I was told a story about a high school English teacher who had done away with marks and was using assessment for/as learning. She was invited to a PAC meeting and was excited to share what she was doing in her classroom. A parent asked for clarification along the lines that follow:
Parent: So you’re telling me that a student who would be getting a “C” at the beginning of the term/year can work hard, learn new skills and redo projects and they won’t be assessed with a letter grade until the end of the term/year. They will be assessed on what they know at the end and could get an “A”, whereas my child who is an “A” student already will get an “A” too?
Parent: That’s bulls*&t!
Here’s what everyone needs to understand:
Let’s look at this from a learning perspective.
With Assessment for Learning, the “C” student receives feedback on an assignment outlining the areas that met all of the criteria/learning outcomes and areas that need improvement. The student is then given further instruction in the areas that require improvement and works towards learning these skills. The next assignment the student is given will focus on the skills that need improvement. The assessment continues along these lines until the skills are mastered. At the end of the learning the student will be assessed on mastery.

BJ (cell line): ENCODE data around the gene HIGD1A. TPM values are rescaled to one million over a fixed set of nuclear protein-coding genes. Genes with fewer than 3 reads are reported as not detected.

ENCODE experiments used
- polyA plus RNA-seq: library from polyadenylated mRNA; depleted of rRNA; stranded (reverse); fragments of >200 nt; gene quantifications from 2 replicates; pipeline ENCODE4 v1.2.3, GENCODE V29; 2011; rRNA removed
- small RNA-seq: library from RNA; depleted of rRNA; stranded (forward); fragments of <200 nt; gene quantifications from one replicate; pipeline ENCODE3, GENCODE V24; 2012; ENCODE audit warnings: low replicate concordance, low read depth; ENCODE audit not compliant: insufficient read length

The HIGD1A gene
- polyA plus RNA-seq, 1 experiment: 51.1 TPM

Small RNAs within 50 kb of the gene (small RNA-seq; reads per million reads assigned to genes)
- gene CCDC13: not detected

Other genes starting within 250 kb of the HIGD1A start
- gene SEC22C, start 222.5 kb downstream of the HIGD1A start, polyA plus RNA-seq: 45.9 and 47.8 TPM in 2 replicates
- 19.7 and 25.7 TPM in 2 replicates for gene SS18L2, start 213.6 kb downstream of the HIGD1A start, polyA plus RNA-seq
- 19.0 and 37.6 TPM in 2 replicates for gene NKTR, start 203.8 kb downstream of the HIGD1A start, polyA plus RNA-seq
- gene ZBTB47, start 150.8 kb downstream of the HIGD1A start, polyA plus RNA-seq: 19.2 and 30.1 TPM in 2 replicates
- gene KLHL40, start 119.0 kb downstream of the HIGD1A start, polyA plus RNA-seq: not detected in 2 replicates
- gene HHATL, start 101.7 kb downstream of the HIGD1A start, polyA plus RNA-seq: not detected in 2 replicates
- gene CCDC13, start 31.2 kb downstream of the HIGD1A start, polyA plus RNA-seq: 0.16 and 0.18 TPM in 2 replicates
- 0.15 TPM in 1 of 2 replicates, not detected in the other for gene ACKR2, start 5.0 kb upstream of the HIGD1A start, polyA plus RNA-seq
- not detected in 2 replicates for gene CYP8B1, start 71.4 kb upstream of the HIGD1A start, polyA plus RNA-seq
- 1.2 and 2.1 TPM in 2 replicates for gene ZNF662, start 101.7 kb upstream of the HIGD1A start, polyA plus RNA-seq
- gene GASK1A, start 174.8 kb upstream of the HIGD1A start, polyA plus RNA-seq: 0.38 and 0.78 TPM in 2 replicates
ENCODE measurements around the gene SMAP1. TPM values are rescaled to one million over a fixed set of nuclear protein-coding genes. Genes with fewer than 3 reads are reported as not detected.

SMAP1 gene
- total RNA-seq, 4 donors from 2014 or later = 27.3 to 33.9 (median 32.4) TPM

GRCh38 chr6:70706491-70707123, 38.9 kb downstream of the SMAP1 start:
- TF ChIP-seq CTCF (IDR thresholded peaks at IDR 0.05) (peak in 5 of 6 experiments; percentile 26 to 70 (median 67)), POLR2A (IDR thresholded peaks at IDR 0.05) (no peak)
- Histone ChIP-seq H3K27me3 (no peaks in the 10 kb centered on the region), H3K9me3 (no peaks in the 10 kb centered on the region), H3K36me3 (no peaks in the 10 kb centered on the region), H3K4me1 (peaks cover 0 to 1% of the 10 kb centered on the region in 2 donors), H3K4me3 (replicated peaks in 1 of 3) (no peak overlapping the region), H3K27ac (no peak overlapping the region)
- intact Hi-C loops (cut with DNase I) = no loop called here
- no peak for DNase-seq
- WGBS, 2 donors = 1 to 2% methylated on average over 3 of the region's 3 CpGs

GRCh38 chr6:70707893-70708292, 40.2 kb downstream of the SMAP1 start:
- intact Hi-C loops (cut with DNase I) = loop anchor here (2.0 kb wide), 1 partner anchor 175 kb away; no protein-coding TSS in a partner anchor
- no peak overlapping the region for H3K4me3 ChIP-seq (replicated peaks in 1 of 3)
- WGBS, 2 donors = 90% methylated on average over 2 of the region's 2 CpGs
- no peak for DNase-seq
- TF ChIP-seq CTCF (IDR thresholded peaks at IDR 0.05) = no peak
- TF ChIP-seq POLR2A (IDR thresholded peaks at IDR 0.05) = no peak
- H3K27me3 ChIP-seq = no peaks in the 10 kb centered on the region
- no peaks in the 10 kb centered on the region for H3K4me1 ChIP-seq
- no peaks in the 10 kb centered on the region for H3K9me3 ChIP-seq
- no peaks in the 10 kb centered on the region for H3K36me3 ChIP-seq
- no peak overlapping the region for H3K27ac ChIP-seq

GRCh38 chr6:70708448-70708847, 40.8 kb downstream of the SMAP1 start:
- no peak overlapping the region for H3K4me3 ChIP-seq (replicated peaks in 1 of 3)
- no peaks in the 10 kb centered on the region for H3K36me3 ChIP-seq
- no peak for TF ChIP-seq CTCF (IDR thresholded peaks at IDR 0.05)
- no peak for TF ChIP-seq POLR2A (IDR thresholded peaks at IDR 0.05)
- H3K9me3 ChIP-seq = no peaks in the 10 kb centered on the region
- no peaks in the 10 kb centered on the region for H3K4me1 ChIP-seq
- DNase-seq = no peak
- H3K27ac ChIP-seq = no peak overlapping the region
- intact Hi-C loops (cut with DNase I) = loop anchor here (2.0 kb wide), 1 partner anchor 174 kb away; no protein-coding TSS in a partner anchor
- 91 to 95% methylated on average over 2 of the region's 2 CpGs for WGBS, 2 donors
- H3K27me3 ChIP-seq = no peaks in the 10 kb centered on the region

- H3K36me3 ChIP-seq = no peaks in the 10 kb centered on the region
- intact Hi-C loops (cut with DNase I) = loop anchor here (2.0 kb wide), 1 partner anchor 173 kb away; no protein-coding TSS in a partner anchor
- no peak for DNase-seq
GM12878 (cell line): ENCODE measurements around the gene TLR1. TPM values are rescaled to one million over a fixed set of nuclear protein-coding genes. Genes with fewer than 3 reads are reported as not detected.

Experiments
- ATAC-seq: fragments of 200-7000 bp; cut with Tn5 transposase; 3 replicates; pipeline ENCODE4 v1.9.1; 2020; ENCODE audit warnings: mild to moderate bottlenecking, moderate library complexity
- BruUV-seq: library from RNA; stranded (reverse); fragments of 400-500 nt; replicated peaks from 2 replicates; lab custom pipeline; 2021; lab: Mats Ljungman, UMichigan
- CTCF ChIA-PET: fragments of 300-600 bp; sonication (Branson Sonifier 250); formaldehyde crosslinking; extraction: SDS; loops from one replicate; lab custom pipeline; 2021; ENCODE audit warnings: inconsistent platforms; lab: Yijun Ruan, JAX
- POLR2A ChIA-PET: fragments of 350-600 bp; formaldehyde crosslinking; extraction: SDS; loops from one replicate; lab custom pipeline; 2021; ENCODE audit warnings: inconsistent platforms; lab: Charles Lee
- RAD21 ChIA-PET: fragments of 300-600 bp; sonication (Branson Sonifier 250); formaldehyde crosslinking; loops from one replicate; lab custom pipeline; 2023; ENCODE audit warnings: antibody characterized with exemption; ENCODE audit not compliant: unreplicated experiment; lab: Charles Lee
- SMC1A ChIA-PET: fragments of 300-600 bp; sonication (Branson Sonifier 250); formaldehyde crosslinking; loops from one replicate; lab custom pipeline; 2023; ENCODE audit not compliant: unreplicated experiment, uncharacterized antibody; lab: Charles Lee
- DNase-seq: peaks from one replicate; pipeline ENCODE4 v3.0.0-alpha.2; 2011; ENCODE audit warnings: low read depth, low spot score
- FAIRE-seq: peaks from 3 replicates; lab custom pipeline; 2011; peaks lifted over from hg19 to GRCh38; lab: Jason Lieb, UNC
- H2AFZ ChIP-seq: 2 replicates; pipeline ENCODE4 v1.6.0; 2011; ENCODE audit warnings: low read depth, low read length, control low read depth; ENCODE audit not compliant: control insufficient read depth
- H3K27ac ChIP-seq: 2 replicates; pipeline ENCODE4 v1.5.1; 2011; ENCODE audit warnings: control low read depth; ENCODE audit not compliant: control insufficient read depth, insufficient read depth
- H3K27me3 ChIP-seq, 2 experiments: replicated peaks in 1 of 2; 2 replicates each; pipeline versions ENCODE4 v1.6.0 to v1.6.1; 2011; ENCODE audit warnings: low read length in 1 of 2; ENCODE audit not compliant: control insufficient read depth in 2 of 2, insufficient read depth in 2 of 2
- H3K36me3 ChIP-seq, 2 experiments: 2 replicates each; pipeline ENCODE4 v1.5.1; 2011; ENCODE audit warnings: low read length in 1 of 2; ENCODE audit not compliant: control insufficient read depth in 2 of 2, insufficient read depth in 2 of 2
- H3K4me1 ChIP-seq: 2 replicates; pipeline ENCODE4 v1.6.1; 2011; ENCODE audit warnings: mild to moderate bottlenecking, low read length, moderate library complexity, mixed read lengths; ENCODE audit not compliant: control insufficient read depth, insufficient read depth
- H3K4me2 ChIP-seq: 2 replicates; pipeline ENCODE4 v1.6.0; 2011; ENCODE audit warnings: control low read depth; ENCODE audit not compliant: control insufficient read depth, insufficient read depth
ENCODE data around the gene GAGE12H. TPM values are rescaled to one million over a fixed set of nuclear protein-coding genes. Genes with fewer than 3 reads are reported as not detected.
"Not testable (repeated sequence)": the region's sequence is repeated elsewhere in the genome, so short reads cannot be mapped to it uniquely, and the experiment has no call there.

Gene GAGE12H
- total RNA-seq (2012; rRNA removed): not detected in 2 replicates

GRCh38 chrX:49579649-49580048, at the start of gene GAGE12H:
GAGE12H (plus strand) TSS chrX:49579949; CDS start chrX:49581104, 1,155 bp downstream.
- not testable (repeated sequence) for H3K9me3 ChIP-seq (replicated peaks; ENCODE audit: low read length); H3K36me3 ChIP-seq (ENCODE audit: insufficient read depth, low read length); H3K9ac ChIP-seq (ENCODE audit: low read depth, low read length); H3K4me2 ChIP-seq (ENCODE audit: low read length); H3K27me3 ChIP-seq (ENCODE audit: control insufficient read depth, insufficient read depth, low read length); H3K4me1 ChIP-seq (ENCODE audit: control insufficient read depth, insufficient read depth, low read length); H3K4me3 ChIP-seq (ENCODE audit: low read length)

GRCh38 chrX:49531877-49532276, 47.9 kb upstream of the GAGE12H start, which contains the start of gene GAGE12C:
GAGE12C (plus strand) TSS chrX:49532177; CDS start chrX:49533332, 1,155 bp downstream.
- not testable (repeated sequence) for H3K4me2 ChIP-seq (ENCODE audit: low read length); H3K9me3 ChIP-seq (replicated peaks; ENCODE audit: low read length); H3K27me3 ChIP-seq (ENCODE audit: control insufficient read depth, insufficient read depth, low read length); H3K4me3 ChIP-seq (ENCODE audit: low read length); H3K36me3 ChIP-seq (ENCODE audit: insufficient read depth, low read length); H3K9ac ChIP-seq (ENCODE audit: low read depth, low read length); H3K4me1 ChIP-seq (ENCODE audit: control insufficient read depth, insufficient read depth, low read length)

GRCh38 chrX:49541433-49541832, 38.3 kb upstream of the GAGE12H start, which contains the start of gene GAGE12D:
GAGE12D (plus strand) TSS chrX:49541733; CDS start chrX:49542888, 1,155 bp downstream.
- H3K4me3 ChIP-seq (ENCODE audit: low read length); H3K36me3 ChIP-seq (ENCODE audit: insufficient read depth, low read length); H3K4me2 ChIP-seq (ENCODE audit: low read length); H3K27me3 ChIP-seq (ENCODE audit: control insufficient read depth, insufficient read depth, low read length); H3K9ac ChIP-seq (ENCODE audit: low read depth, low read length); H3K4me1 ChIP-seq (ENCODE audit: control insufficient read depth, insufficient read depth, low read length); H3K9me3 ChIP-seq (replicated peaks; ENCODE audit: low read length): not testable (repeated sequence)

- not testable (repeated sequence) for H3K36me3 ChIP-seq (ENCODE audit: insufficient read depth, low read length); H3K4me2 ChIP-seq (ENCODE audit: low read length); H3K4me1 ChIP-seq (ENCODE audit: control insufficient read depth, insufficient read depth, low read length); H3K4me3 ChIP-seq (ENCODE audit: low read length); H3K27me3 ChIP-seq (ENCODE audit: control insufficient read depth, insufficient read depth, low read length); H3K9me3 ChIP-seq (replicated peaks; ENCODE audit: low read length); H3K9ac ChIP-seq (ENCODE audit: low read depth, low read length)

Let’s look at this from a winning perspective.
In a “traditional” high school classroom, the student who would have received a “C” on assignments in the beginning of the year could work all term and by the end be handing in assignments that were receiving “A”s but could only hope to receive a final mark of “B” at best because of the law of averaging – even though his/her knowledge at the end of the term reflected an “A” standard – thereby giving the student that was receiving “A”s from the beginning of the term an advantage even though he/she may not have improved/“learned” at all.
The parent in the story sees this new way of marking to put his child at a disadvantage because he/she is no longer winning at school regardless of the learning. This new way of Assessment for Learning is seen as a threat because now all of the “A” student’s peers are on an even playing field.
Let’s look at this in terms of learning to walk